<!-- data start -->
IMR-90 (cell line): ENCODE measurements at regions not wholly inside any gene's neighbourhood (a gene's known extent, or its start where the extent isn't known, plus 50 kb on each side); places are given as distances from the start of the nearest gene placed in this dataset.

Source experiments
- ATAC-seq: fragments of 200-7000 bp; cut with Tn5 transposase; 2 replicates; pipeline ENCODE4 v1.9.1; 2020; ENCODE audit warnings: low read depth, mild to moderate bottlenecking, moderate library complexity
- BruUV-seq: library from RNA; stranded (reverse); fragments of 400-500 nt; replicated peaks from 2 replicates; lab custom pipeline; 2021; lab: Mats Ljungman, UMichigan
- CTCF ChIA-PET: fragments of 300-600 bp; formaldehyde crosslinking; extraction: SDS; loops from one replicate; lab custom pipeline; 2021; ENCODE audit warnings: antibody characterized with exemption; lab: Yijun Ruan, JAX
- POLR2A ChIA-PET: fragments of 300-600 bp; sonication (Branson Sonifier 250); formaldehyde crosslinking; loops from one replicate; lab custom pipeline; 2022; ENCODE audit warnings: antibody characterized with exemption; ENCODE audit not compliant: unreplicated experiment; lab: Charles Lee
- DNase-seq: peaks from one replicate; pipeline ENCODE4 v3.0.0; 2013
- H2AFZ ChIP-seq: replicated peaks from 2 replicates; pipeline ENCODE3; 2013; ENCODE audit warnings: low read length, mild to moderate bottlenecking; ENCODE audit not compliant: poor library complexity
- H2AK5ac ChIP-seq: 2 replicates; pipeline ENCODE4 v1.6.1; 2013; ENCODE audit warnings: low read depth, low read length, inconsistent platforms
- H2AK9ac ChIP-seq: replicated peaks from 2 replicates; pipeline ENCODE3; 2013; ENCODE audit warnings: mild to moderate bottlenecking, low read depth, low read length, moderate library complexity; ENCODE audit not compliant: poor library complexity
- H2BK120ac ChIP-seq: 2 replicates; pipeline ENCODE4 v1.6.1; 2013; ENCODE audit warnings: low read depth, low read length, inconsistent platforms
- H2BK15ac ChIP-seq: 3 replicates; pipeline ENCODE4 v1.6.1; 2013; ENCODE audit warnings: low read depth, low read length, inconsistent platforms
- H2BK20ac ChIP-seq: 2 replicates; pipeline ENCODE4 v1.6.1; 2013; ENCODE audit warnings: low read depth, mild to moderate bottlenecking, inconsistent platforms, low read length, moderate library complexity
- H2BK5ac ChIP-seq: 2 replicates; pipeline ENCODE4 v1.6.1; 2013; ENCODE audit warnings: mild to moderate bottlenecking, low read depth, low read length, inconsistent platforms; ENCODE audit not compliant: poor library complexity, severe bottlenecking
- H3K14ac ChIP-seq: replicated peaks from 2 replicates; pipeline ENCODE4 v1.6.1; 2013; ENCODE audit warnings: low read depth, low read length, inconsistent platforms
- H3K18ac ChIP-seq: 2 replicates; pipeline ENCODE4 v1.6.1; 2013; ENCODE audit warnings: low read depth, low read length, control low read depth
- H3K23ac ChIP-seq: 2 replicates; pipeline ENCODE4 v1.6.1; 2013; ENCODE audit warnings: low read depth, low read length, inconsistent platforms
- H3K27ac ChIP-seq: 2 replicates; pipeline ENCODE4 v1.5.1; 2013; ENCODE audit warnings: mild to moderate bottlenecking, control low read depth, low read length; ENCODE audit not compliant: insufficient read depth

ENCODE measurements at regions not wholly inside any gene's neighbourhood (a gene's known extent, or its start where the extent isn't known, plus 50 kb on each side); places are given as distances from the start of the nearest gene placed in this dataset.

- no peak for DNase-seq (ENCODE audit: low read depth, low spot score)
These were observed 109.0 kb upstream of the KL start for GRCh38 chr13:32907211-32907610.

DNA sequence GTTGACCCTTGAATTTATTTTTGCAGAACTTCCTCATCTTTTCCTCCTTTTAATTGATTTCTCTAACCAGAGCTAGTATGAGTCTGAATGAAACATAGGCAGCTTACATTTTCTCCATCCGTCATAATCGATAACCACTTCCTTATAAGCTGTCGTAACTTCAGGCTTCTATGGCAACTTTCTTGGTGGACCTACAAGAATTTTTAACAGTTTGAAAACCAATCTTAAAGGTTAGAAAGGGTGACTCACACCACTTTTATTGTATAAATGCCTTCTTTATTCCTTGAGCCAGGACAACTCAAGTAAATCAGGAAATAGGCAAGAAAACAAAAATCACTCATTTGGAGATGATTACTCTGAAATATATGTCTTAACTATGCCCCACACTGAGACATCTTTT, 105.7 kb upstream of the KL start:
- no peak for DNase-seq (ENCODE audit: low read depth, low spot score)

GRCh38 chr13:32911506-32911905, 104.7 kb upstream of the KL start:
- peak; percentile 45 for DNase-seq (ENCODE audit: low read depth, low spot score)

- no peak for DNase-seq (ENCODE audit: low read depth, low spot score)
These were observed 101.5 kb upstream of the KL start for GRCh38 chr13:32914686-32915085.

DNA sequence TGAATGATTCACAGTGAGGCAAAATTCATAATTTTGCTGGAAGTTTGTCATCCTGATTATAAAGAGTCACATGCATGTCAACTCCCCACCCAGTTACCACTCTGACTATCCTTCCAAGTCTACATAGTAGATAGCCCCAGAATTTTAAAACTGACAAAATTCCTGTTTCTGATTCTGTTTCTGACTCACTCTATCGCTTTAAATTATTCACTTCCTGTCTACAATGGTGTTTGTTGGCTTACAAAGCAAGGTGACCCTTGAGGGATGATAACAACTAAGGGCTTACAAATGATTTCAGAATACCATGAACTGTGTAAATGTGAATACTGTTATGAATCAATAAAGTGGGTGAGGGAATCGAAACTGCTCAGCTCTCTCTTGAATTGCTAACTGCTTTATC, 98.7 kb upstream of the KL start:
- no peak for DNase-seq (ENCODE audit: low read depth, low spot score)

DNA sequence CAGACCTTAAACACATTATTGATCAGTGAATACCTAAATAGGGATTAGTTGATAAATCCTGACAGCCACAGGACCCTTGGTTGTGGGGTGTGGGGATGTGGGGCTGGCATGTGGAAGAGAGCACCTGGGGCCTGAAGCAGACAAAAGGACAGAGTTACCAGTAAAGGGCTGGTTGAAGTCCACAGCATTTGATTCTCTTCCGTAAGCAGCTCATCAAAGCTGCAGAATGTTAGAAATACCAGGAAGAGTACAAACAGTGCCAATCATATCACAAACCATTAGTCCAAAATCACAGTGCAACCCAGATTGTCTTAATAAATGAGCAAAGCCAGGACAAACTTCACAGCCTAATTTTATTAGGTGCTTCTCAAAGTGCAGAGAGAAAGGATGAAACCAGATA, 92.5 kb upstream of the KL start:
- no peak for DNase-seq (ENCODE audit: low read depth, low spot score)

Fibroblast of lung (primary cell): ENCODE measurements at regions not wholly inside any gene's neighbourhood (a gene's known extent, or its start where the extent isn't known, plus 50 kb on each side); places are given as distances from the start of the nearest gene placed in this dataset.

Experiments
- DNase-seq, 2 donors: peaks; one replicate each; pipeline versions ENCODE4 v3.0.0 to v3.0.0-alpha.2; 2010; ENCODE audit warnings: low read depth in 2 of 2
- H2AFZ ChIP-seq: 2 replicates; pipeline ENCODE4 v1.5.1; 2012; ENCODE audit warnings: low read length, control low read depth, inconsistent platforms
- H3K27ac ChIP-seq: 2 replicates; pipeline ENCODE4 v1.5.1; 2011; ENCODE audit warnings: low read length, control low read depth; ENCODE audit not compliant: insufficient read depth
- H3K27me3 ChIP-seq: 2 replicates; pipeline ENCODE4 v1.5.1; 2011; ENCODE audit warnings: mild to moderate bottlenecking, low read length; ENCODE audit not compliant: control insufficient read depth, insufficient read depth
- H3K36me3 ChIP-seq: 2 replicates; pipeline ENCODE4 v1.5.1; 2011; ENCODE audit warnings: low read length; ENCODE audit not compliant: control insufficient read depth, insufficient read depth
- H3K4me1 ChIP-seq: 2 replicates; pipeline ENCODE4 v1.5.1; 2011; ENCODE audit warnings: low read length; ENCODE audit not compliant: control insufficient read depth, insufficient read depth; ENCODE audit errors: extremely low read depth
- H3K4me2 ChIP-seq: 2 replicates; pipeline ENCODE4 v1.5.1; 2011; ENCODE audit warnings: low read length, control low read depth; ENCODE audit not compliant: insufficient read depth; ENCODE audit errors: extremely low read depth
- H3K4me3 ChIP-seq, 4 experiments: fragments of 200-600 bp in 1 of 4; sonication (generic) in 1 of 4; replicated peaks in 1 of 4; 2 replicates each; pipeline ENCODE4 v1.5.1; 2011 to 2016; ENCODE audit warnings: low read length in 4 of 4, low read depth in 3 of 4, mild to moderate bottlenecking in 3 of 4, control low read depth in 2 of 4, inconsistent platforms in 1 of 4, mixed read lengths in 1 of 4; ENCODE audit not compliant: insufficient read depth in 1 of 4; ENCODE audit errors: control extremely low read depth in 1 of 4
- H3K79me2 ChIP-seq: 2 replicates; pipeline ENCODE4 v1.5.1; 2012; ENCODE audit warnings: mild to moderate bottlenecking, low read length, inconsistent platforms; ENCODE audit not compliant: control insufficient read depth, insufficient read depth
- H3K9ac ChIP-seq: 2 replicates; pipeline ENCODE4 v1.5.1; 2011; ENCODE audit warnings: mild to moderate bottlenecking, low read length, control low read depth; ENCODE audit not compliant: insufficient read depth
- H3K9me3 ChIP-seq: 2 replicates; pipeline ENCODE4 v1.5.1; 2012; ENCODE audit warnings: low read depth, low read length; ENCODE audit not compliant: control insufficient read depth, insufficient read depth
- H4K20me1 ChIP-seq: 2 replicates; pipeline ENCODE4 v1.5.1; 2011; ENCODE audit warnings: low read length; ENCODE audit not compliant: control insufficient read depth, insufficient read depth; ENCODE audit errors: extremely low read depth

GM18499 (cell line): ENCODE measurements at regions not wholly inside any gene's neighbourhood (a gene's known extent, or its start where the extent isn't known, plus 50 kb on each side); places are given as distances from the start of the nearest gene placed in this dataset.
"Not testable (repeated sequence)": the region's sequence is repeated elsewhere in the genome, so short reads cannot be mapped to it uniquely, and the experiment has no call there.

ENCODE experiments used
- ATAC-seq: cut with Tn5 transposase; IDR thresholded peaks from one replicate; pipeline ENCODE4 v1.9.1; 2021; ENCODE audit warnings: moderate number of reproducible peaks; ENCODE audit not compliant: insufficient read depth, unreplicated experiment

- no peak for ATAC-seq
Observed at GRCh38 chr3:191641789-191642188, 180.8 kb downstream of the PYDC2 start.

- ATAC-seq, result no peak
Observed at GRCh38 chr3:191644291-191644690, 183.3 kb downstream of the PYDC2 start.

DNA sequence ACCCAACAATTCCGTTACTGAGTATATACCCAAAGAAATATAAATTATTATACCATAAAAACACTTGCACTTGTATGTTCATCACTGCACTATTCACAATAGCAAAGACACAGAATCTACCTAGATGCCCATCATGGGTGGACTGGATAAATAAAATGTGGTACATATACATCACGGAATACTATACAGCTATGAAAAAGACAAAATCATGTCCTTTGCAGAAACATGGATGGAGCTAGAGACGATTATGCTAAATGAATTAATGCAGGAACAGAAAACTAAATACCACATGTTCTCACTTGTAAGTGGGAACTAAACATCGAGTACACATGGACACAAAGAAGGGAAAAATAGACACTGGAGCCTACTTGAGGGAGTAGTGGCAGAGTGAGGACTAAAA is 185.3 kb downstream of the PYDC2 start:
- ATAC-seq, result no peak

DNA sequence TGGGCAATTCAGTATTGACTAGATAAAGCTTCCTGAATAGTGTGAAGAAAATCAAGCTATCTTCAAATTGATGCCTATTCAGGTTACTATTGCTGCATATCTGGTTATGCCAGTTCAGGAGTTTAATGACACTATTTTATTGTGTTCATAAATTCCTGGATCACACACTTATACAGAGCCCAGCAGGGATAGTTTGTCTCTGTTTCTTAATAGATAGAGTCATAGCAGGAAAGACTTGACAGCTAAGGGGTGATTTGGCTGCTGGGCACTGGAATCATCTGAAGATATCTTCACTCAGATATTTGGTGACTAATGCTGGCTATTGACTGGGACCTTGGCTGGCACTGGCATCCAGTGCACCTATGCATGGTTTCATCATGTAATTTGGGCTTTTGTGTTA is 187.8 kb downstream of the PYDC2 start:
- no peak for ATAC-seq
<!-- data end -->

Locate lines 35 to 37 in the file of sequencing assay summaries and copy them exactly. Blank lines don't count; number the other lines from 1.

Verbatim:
- H2AFZ ChIP-seq: 2 replicates; pipeline ENCODE4 v1.5.1; 2012; ENCODE audit warnings: low read length, control low read depth, inconsistent platforms
- H3K27ac ChIP-seq: 2 replicates; pipeline ENCODE4 v1.5.1; 2011; ENCODE audit warnings: low read length, control low read depth; ENCODE audit not compliant: insufficient read depth
- H3K27me3 ChIP-seq: 2 replicates; pipeline ENCODE4 v1.5.1; 2011; ENCODE audit warnings: mild to moderate bottlenecking, low read length; ENCODE audit not compliant: control insufficient read depth, insufficient read depth